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My Favorite Christmas Dinner

Veuve Clicquot Champagne
Mushroom Soup

Prime Rib Roast of Beef
Yorkshire Pudding Popovers

Crispy Roasted Potatoes with Rosemary, Garlic & Sea Salt
Roasted Brussels Sprouts with Shallots & Pancetta
Mincemeat Pies with Hard Sauce

Recipes yield 6 servings each

Whether in New York.....or in Honolulu (that's Santa arriving in a canoe at Waikiki Beach), this is Christmas dinner at our house!

The first course (or starter as the British would say) is a mushroom soup which stems from my Slovak heritage. I've updated the original recipe to reflect and take advantage of the variety of mushrooms now available.

A Prime rib roast of beef, served with Yorkshire pudding is probably my favorite main dish to serve at Christmas or at any special occasion dinner. Although, a roasted turkey can also be found on many a British Christmas table, I prefer the elegance of a rib roast. 

My variation on a traditionally made Yorkshire Pudding (in one pan, rendered beef fat, baked and then cut into wedges) is that I make individual popovers in a 6-cup non-stick popover pan.  Be sure to make the Yorkshire popovers as close to serving time as possible - they tend to deflate as they cool. The recipe below is the basic standard for homemade Yorkshire Pudding - your choice in baking styles - one pan or popover pan.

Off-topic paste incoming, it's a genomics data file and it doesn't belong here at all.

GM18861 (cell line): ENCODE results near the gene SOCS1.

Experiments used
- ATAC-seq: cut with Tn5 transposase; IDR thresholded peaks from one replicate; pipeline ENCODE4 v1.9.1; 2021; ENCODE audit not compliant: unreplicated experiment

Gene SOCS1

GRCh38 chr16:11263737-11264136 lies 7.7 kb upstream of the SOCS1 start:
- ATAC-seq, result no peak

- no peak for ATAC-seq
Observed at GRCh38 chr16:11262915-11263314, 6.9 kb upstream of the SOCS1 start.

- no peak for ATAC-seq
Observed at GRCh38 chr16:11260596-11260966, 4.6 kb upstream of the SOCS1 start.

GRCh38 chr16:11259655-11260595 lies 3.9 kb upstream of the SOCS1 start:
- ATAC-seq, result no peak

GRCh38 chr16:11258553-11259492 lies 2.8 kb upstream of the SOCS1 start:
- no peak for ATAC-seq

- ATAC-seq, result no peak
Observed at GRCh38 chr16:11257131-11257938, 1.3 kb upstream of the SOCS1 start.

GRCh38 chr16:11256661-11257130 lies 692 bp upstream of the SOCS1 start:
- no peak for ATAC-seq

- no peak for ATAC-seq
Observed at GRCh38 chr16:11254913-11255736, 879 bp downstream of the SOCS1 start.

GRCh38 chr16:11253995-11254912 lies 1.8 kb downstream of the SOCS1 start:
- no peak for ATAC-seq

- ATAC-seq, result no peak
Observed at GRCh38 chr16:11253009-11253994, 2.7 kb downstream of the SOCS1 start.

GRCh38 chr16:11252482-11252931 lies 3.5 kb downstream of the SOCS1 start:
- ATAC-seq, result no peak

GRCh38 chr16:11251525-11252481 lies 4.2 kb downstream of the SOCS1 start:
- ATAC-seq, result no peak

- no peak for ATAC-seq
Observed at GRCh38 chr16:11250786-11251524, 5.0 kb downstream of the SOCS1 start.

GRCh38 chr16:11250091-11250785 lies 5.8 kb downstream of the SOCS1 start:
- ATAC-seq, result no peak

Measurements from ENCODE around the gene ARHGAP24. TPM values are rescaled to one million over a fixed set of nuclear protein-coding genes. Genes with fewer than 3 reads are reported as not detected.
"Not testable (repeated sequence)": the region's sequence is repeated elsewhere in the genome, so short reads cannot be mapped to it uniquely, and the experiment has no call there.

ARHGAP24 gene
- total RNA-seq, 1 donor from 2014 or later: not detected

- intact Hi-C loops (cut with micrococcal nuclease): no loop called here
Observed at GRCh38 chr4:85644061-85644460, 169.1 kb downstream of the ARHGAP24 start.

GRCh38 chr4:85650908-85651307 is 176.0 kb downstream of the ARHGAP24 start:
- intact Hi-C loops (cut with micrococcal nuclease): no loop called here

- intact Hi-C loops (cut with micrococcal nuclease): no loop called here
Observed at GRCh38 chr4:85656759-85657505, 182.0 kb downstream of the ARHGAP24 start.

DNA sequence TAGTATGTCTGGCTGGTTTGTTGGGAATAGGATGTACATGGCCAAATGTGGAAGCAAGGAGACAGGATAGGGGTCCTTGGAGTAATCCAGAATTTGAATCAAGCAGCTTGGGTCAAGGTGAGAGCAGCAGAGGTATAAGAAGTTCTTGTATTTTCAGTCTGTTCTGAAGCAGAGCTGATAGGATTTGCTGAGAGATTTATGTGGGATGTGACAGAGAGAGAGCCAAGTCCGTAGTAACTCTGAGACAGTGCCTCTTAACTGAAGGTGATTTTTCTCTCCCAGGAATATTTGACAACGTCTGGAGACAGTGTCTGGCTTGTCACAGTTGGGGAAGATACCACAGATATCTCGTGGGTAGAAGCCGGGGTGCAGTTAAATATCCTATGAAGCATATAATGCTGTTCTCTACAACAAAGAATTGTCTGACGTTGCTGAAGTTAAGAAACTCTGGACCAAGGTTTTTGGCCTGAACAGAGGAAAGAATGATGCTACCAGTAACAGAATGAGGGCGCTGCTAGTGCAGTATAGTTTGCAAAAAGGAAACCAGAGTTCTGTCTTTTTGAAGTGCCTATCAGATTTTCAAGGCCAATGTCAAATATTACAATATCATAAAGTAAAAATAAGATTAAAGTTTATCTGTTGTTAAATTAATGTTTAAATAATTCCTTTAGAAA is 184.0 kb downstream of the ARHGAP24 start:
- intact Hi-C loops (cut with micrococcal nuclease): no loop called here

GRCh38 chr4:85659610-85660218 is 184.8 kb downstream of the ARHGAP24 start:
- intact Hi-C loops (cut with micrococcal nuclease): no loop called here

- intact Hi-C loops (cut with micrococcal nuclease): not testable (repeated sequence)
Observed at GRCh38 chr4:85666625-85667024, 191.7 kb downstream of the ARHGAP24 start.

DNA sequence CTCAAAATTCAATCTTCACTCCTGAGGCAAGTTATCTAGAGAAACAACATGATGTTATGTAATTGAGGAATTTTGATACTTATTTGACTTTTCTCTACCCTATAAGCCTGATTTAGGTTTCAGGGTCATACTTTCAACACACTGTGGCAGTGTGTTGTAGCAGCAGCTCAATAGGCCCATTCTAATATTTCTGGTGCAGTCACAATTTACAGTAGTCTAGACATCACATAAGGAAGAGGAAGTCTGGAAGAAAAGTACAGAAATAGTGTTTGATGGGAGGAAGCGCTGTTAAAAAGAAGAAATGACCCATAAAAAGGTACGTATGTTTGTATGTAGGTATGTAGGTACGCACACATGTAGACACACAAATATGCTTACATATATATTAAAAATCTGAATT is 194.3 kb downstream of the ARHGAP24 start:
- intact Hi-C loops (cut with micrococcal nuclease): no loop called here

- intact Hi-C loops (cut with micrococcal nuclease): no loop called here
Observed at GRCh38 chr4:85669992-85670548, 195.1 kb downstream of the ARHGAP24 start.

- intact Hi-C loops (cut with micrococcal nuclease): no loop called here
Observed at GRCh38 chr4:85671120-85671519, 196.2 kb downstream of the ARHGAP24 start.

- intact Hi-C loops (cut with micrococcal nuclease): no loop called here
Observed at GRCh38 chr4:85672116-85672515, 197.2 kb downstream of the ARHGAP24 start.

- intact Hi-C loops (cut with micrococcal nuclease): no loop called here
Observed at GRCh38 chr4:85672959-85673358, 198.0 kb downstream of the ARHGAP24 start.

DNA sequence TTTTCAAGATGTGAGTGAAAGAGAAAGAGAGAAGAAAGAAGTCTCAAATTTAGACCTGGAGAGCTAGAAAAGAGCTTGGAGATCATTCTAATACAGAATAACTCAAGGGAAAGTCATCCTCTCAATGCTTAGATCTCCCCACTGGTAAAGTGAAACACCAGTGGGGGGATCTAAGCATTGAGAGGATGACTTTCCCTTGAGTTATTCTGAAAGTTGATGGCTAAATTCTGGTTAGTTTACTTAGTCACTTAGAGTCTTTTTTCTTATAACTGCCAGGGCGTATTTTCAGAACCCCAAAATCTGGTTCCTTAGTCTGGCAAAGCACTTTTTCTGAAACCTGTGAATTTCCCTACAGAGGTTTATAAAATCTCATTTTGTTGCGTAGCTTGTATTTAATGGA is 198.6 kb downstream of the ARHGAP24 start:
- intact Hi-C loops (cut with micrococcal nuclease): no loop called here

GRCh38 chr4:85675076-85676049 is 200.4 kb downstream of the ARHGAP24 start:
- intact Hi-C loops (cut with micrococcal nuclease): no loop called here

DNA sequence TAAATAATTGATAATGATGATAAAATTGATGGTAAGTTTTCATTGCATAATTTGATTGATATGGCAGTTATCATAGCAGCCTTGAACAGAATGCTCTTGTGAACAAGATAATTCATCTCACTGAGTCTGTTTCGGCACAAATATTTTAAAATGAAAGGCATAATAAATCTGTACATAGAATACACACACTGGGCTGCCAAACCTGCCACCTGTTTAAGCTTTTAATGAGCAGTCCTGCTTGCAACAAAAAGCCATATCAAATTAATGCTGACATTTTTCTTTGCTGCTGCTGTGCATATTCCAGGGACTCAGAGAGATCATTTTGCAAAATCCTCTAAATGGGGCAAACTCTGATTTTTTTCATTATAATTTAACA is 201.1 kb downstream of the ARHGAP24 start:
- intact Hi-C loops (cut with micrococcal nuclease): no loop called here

A traditional British sauce to serve with a Prime Rib Roast is a horseradish cream sauce. Specialty food stores will have one brand or another of a ready-made horseradish cream sauce, but if you want to make your own, here is a simple enough formula:


  • 2 tablespoons prepared horseradish
  • 1 tablespoon cider vinegar
  • 1 teaspoon dry Coleman's mustard
  • 3 tablespoons mayonnaise
  • 1/8 teaspoon cayenne
  • 1/2 cup sour cream

Whisk all ingredients together in a small bowl.  Refrigerate until ready to serve along with the rib roast. 


For my popover version of Yorkshire Pudding I will be using an organic popover mix made by King Arthur®Flour in Norwich, Vermont.  Their Organic Golden Popover mix yields 6 large or 12 small popovers.  All you do is add eggs, melted butter and water to the mix.  Pour into a 6-cup popover pan or a standard 12-cup muffin pan for smaller popovers. Just be sure not to open the oven during the 38 to 42 minutes it takes to bake the popovers in a 400°F.   If you can peek into the oven door window to see how brown the popovers are getting, your oven may be hotter than the thermostat indicates in which case the popovers may cook in less time than suggested.  If you want the beefy fat flavor, pour a small amount of rendered beef fat into the popover pan or cupcake pan before added the batter. The recipe below for Yorkshire Pudding made from "scratch" is very authentic tasting

There is no question as to what vegetable I's always and forever the British standard for vegetables - Brussels Sprouts - seen in this photo as they grow on the stalk.  In the past, a must maligned vegetable....the difference between how my Brussels taste vs. the taste of Brussels from my husbands' childhood?  I don't boil them as long as his mum used to! I don't boil them at all!

For the most part, overcooking Brussels is why this healthy vegetable is so maligned! If you give my recipe a try, I'm sure you'll love Brussels Sprouts!  As I do most of my food shopping in Manhattan, I have access to many wonderful food stores - Citarella is one of my favorites - and in the Autumn and Winter they sell a mesh bag full of the smallest Brussels Sprouts from Holland. They are simply delicious.  If you can't find baby Brussels, then buy the smallest you can find or just cut larger ones in half.